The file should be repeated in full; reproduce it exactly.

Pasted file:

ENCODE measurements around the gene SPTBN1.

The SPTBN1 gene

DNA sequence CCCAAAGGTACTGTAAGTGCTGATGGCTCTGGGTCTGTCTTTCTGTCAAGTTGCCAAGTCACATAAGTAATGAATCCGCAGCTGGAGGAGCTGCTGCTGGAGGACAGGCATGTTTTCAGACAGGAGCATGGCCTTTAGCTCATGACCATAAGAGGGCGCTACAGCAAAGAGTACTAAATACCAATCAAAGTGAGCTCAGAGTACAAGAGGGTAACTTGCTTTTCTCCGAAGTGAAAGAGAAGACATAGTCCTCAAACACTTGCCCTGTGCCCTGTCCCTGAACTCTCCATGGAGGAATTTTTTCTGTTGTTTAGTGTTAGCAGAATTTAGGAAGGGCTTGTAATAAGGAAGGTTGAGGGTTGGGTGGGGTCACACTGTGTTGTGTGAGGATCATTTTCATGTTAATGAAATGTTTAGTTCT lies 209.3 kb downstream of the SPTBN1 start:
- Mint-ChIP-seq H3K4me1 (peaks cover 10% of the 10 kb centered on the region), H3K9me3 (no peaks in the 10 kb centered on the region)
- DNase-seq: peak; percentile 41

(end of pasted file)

ENCODE measurements around the gene SPTBN1.

The SPTBN1 gene

DNA sequence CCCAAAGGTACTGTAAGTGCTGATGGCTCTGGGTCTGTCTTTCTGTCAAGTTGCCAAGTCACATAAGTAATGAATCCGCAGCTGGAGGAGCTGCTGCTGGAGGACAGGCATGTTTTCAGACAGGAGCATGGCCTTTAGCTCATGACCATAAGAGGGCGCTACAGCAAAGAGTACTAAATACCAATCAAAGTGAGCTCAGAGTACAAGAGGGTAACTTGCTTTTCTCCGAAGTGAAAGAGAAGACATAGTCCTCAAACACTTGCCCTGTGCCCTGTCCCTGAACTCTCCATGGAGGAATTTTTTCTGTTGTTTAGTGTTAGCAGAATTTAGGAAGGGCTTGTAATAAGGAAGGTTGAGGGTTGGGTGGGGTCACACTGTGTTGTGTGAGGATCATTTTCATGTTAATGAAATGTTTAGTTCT lies 209.3 kb downstream of the SPTBN1 start:
- Mint-ChIP-seq H3K4me1 (peaks cover 10% of the 10 kb centered on the region), H3K9me3 (no peaks in the 10 kb centered on the region)
- DNase-seq: peak; percentile 41